Government securities " already referred to in the principal act. Clause 26 provides for the calculation of interest on savings bank deposits on the 31st May, instead of the 30th June, in order to facilitate the organization of the bank's work, and to allow it to balance its accounts more rapidly at the end of the year. The remaining clauses are designed to improve the act in minor respects which experience has shown to be desirable. " Offences in relation to notes These are dealt with in clauses 45 to 51 which embody mainly formal amendments, designed to remove certain ambiguities and to make clearer the original intention of the relevant sections of the existing act. " Provision for the issue of inscribed stock as well as of debentures". Eleven clauses scattered through the bill provide for. the addition of the words " inscribed stock " before the word " debentures ". The bank already possesses power to exchange debentures for inscribed stock, but to operate under this authority would involve the unnecessary and wasteful expedient of first issuing debentures and then changing them into inscribed stock. This matter will become of more importance when the Mortgage Bank Department i3 functioning. "Repeal of provisions now out of date". Clauses 6, 41, 53 and 60 merely provide for the removal of dead wood from the existing act. " Alterations to annual balance sheet, audit, &c. ". When the Commonwealth . Bank commenced business in 1913, it was the practice of all banks to make up halfyearly balance sheets, and the Commonwealth Bank Act naturally laid down the same requirements for the Commonwealth Bank. ' For some time past, however, the other banks' have been making up their balance sheets only once a year, and this practice is now followed by all the Australian and English banks. It is now proposed that the Commonwealth Bank should fall into line with this general practice, thus avoiding the heavy and unnecessary work of producing an additional balance sheet on the 31st December of each year. Clause 17 provides that inspection and audit shall be yearly instead of half-yearly, and clause IS provides that the board shall prepare a balance sheet at the 30th June in each year instead of at least twice in each year. Clause 24 provides that the net profits of the Savings Bank Department, shall bc allocated each year instead of each half-year. Clause 19 provides for the repeal of the section which requires the preparation, of a statement of the combined accounts of the Commonwealth Bank and the Commonwealth Savings Bank. The affairs of the bank are indi cated quite clearly by the separate statements of account provided for under other sections of the act. " Other proposals ". Clause 15 makes certain minor amendments of the provision relating to loans to officers of the Commonwealth Bank, with the object of bringing the act into conformity with present-day banking practice. In addition to making loans to officers for homebuilding, the bank will be empowered to lend limited sums to officers in special circumstances. Most of the other amendments are designed either to clarify the existing act, or to make changes of a minor character which experience has suggested to be desirable. Opportunity is also being taken to renumber the sections of the act.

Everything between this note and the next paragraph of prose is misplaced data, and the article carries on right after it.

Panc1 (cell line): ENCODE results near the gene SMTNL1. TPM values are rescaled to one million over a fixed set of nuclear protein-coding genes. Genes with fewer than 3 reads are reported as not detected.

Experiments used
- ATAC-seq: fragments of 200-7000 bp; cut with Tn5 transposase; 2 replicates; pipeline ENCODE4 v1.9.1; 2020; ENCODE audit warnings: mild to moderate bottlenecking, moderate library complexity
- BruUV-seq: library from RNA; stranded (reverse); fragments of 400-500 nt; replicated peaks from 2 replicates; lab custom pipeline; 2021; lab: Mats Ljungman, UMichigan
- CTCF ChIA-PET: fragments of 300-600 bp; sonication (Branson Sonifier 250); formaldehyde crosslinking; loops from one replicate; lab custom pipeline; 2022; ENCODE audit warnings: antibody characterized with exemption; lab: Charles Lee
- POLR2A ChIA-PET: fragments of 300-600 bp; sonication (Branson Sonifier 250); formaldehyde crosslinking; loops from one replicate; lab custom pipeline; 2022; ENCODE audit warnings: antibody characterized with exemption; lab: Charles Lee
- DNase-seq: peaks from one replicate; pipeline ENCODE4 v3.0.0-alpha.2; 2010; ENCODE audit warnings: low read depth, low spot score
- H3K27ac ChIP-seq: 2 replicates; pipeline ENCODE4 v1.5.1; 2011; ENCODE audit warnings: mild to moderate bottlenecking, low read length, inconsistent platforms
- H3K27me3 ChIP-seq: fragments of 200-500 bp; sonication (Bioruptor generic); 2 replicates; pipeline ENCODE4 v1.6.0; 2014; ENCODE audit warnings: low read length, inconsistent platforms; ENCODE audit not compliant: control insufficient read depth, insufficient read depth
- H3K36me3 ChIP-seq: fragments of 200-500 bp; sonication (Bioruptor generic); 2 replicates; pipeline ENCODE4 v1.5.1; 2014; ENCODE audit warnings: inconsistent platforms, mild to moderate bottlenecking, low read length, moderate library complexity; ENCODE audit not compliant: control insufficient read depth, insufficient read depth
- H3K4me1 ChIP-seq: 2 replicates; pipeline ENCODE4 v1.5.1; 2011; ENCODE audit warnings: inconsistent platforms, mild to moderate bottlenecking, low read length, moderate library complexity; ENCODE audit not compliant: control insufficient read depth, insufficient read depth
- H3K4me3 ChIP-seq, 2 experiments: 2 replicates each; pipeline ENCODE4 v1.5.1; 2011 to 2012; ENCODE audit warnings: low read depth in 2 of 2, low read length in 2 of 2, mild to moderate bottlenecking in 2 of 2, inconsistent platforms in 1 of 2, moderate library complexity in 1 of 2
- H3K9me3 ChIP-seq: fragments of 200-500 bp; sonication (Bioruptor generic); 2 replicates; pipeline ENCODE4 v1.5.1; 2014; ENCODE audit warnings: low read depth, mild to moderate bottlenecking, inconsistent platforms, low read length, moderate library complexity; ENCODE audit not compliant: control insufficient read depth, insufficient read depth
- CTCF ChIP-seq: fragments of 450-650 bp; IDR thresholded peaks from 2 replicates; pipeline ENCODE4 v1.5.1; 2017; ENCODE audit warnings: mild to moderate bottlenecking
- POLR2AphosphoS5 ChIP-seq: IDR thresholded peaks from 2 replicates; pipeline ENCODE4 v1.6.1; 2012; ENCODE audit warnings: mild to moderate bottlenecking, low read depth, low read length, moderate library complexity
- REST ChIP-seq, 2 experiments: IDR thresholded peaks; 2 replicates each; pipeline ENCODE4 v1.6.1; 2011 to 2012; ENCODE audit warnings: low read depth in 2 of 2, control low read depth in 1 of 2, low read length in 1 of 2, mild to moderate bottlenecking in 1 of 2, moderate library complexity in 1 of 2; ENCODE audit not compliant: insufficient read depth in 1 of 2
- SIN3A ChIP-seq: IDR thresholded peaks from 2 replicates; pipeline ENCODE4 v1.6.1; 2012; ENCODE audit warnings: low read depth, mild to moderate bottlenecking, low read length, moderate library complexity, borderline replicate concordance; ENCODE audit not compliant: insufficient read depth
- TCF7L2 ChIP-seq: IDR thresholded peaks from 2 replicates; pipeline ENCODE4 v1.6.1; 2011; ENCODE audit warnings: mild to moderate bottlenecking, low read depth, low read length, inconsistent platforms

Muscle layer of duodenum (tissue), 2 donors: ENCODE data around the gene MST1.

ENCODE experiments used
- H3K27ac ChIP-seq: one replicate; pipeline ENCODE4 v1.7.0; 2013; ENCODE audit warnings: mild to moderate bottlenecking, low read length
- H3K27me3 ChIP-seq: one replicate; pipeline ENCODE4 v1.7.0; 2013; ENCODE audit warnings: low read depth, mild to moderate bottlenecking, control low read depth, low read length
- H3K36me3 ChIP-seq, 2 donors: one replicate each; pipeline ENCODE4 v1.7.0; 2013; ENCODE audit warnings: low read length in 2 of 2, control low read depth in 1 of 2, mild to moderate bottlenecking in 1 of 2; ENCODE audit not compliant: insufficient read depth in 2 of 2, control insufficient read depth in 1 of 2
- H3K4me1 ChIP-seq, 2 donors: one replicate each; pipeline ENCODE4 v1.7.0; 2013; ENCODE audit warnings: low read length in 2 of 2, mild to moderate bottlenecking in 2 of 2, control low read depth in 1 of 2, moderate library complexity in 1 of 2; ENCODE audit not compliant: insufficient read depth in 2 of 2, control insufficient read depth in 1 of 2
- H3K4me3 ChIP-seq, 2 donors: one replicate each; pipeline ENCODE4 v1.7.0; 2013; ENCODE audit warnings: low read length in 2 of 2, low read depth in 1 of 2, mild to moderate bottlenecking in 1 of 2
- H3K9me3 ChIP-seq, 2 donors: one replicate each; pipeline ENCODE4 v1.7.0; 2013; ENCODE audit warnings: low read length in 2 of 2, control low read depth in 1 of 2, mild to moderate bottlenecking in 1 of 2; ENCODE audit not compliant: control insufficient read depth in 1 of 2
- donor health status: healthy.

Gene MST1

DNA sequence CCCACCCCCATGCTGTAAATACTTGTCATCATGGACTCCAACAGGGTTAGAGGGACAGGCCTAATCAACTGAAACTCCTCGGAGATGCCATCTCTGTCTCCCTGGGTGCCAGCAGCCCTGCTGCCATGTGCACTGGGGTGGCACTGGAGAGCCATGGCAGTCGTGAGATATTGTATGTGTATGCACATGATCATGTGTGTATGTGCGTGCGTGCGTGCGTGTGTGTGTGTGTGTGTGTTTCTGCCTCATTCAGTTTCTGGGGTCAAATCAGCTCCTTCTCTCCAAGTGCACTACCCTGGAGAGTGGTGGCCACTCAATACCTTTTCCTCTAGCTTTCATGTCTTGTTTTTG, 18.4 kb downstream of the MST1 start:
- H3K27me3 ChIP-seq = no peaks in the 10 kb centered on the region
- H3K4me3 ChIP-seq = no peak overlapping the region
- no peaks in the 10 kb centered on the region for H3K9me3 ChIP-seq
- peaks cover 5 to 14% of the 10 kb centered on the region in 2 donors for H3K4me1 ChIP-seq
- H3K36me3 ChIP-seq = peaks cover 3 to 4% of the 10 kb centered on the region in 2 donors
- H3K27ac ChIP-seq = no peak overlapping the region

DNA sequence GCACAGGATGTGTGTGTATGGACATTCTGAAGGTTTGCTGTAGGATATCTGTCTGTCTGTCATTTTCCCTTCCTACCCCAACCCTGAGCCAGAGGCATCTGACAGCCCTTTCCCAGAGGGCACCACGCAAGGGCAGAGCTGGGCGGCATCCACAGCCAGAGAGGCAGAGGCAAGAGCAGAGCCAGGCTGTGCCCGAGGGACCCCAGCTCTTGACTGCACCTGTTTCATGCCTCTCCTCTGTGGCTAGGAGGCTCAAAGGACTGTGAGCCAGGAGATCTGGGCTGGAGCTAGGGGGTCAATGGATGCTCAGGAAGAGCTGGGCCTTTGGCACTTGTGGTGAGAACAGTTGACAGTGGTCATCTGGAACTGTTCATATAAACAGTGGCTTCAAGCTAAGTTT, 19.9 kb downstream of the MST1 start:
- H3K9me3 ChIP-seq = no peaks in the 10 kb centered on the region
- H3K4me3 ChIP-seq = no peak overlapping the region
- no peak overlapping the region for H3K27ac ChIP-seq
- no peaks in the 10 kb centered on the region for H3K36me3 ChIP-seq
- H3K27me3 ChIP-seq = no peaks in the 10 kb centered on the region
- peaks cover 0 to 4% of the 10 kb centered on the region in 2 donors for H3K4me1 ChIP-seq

The Government considers that this measure is the best that could be' designed to fill the needs that it is intended to meet. It is particularly difficult to legislate in the sphere of mortgage banking, as the field is already covered partially by existing organizations. As I have said earlier, the Government has no desire and no intention to supplant or to compete with such of these organizations as are supplying satisfactory service.

Mr Nock - But charging interest at too high a rate.

Mr CASEY - Maybe. Rather, our desire is to encourage these institutions, and to offer direct service, only where they are unable to supply it.

Mr Curtin -. - Does not the honorable gentleman think it is time that the Commonwealth Bank competed with or supplanted bodies that are charging too high an interest rate?

Mr CASEY - It would not be in the public interest to dry up the existing supplies of mortgage money. To this end it is proposed that the Mortgage Bank Department shall make loans directly to individuals in eases where it is necessary to provide the desired facilities, and, at the same time, assist in supplying approved societies and other instrumentalities with some part of their loan requirements. In both cases it is proposed that the Mortgage Bank Department should operate at the lowest rates of interest consistent with the adoption of sound financial methods. The Government, however, has no intention of withholding assistance from credit-worthy individuals who, through no fault of their own, may be without adequate facilities for obtaining credit. I feel sure that this bill will solve the problem of filling up the gaps in the long-term credit supply with a minimum of disturbance and with a maximum of effective assistance in those directions where it has been proved to be necessary. It will also provide many necessary and desirable alterations of the constitution and functions of the Commonwealth Bank as it exists at present. I commend the bill to honorable members.

Debate (on motion by Mr. Curtin) adjourned.